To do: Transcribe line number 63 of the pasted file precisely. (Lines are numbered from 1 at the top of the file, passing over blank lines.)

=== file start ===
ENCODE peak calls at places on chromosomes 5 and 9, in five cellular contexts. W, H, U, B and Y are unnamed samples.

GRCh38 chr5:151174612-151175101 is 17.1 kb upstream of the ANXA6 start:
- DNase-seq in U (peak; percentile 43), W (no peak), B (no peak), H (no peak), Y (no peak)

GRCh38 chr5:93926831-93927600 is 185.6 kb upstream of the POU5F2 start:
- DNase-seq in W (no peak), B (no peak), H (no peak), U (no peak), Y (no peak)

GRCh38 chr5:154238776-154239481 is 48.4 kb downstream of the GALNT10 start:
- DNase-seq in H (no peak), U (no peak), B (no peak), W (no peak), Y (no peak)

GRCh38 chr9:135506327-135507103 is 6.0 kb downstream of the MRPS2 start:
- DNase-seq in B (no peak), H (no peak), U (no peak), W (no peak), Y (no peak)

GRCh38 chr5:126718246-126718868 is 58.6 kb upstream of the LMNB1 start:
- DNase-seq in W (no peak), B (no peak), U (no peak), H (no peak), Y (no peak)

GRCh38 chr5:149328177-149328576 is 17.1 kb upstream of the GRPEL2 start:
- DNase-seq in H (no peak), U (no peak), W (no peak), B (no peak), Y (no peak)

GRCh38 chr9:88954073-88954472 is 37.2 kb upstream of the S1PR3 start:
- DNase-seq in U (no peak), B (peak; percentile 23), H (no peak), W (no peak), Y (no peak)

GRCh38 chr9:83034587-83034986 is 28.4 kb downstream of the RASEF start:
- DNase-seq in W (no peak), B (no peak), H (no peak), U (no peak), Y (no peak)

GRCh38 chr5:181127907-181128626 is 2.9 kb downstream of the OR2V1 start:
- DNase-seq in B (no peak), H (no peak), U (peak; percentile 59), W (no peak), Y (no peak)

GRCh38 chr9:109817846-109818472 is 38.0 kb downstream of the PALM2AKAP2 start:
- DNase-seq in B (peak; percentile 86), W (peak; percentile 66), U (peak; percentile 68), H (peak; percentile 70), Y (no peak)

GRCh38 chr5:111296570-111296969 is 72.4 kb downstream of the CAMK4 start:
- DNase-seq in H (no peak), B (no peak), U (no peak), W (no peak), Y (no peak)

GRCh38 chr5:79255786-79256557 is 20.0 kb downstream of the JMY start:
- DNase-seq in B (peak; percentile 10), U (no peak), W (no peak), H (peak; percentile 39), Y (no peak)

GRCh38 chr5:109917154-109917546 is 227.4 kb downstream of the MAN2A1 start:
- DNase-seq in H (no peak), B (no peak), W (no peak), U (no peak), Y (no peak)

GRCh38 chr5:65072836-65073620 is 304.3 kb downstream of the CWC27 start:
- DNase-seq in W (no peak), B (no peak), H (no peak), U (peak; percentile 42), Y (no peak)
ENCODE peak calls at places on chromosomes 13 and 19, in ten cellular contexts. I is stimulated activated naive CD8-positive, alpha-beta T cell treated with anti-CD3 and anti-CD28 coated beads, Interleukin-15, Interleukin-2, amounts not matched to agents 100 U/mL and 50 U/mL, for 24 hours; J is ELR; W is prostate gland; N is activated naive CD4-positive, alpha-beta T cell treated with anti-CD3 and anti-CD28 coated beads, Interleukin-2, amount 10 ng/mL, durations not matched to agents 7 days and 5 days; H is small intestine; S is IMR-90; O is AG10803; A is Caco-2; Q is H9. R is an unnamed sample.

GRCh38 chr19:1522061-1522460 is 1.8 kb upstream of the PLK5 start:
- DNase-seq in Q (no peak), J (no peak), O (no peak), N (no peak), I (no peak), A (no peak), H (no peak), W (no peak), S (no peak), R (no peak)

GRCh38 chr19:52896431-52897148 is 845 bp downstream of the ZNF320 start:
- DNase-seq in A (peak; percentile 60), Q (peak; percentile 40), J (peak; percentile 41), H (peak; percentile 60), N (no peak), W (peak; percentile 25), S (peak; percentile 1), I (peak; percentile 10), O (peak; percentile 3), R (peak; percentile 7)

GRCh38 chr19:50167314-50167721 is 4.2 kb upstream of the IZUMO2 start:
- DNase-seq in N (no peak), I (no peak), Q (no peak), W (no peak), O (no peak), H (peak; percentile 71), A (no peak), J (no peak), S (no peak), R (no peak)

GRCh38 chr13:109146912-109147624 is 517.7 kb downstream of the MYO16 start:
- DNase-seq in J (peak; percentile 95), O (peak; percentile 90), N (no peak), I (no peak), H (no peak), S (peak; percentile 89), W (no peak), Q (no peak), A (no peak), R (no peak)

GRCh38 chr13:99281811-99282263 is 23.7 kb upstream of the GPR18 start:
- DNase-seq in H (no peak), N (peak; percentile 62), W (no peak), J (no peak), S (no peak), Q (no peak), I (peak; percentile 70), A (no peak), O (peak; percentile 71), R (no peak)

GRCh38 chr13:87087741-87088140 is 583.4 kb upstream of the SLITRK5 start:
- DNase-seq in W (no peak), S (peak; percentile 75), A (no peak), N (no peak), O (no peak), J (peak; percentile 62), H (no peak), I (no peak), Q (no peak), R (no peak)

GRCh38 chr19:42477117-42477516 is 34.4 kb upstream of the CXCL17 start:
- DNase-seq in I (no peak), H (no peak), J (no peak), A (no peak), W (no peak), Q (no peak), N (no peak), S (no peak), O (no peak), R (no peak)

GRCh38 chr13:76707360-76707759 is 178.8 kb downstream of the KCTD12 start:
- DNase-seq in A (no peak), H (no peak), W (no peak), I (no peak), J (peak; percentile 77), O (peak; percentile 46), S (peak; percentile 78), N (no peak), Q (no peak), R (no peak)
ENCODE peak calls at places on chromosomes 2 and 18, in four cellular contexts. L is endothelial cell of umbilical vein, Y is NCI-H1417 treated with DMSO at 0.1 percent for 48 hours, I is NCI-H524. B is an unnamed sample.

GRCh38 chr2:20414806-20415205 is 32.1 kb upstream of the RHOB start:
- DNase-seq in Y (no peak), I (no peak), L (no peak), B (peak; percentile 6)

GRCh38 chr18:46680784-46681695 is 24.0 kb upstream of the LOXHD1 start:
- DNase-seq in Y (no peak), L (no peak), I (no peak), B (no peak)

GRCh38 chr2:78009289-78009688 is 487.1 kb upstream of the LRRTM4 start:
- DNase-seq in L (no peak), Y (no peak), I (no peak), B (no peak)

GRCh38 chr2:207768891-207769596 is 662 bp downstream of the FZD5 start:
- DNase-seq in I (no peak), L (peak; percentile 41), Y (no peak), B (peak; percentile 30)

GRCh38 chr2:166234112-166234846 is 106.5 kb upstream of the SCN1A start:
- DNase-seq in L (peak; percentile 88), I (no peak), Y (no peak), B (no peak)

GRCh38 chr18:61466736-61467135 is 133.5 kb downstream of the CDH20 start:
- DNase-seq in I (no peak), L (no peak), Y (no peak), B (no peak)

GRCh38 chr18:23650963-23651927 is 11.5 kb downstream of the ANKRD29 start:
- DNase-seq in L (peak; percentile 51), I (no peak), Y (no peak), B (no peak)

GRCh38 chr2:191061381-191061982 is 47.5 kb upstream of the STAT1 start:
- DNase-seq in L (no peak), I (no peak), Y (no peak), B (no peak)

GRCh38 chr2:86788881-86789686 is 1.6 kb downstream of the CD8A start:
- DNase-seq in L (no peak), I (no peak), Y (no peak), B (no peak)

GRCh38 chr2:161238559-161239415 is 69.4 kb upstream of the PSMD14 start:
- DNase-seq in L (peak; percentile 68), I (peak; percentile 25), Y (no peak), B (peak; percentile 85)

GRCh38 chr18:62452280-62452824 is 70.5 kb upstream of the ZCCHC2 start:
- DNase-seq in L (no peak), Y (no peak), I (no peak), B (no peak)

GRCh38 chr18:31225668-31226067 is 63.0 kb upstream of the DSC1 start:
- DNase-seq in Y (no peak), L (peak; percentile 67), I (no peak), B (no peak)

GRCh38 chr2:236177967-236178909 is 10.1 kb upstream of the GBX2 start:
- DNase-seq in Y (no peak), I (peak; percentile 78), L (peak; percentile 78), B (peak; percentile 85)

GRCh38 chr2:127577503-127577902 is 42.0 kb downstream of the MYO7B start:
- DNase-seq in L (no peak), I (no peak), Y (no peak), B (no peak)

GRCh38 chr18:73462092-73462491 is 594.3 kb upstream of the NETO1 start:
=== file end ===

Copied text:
- DNase-seq in L (no peak), I (no peak), Y (no peak), B (no peak)